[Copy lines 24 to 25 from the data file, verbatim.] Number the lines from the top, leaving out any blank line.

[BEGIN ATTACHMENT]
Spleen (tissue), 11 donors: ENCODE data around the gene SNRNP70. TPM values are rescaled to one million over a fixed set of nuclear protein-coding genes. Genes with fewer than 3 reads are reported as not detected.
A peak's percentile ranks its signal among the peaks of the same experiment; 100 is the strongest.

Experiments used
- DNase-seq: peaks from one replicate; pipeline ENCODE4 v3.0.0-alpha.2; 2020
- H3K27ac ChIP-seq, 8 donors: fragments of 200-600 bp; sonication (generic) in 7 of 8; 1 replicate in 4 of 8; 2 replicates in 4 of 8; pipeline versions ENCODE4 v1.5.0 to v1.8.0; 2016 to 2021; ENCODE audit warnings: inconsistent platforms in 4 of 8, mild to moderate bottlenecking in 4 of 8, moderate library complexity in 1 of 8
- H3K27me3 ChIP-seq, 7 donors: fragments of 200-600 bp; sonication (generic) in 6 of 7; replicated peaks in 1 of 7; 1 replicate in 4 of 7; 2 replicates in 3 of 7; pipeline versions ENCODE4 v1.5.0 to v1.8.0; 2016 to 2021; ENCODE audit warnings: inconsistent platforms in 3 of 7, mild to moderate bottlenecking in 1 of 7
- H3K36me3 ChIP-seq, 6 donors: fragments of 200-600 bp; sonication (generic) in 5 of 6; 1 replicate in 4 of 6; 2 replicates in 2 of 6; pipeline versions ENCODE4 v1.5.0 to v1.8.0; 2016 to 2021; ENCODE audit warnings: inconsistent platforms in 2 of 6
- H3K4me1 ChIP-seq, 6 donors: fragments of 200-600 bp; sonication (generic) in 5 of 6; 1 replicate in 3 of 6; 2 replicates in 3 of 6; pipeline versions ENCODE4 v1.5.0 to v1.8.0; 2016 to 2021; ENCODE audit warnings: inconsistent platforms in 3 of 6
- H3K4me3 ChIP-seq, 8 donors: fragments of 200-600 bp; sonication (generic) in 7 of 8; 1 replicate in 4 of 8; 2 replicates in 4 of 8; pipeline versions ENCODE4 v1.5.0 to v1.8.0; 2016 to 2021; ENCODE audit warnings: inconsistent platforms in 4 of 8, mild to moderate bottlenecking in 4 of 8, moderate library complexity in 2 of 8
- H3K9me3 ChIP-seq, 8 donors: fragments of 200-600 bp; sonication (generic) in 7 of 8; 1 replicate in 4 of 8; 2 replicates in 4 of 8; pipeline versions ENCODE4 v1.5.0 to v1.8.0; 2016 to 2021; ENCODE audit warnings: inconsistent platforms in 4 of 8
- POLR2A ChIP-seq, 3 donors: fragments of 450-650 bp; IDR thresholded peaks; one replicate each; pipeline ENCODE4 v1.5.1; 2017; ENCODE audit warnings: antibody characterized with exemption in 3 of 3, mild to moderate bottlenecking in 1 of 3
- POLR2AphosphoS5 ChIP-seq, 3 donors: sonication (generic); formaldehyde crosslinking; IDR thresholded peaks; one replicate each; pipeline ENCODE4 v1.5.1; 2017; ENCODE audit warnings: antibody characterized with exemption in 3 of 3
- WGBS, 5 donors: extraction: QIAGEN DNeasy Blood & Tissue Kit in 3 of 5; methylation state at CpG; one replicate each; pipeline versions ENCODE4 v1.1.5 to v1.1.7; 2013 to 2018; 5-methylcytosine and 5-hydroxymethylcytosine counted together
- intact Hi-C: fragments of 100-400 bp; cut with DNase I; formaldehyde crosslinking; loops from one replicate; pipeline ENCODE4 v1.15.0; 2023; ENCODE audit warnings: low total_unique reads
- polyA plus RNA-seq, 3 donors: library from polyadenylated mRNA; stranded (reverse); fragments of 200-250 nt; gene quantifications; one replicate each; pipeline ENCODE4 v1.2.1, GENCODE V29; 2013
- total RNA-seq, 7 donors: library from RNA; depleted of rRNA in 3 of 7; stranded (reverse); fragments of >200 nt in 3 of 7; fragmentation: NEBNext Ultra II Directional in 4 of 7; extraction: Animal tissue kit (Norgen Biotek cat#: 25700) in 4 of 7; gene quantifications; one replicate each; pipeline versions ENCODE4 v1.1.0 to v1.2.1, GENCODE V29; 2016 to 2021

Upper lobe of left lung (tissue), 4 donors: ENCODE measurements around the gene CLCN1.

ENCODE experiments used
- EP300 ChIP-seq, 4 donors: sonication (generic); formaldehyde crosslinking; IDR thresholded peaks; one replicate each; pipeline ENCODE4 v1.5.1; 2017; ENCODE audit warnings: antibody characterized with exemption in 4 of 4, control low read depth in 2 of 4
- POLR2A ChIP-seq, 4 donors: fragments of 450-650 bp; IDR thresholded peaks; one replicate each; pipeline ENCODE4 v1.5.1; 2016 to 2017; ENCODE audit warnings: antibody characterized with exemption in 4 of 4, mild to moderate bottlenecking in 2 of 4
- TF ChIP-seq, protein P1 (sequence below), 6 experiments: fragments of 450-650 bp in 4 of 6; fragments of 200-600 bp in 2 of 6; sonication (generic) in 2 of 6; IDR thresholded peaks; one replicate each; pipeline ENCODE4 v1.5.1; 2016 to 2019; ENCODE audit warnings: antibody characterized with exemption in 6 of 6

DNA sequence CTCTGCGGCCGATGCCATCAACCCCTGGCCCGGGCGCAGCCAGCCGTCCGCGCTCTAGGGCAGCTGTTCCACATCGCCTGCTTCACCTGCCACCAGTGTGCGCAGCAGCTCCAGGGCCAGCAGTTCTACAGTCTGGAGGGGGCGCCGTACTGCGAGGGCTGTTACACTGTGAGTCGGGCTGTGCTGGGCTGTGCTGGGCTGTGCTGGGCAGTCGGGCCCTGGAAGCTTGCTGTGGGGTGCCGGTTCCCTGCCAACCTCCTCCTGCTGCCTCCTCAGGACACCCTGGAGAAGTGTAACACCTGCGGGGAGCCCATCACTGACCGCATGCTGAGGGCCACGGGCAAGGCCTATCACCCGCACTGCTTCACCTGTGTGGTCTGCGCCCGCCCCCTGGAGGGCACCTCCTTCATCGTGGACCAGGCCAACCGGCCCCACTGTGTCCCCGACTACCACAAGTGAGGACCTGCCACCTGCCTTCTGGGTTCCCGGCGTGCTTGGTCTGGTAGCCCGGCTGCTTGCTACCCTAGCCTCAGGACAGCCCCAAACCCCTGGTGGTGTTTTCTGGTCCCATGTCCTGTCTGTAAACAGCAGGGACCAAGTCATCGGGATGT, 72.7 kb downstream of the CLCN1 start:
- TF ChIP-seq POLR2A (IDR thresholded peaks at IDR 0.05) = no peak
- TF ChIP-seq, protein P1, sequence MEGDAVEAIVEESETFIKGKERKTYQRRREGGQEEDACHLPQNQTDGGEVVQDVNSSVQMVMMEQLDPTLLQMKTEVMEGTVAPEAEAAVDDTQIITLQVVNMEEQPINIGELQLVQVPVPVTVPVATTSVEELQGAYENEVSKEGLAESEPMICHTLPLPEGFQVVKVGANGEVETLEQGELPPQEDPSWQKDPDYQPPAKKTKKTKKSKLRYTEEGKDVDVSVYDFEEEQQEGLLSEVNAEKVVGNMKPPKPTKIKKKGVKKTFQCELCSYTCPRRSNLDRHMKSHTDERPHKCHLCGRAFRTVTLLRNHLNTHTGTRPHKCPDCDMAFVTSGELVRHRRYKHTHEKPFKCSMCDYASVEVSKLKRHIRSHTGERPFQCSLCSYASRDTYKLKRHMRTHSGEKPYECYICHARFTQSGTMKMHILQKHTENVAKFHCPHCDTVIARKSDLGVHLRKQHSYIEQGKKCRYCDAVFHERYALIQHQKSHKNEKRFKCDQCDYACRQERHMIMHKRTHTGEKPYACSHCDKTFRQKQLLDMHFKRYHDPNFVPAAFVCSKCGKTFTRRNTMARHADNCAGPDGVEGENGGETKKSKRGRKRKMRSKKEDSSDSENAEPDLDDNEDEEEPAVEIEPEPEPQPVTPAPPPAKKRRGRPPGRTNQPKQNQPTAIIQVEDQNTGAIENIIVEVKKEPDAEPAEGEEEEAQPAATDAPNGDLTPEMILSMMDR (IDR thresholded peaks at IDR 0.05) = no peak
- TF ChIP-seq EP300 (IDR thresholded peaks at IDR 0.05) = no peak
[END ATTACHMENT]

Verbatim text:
- TF ChIP-seq, protein P1, sequence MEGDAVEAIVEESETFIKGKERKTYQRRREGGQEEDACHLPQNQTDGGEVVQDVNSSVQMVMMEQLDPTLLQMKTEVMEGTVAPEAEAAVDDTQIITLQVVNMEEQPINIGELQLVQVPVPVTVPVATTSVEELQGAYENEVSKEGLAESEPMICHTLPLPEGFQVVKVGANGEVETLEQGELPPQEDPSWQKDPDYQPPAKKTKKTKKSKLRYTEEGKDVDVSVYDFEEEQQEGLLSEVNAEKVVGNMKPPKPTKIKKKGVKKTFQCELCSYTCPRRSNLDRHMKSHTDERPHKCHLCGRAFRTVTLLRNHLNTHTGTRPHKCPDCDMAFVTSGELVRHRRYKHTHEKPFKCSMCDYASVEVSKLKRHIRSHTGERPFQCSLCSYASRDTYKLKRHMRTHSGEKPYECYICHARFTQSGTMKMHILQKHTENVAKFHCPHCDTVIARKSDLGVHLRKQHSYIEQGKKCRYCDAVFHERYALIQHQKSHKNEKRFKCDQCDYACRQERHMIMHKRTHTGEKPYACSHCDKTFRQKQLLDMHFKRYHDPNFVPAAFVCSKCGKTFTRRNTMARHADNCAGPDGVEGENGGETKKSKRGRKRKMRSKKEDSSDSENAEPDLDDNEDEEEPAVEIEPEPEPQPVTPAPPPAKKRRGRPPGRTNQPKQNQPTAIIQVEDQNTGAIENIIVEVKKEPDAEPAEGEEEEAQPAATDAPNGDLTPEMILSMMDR (IDR thresholded peaks at IDR 0.05) = no peak
- TF ChIP-seq EP300 (IDR thresholded peaks at IDR 0.05) = no peak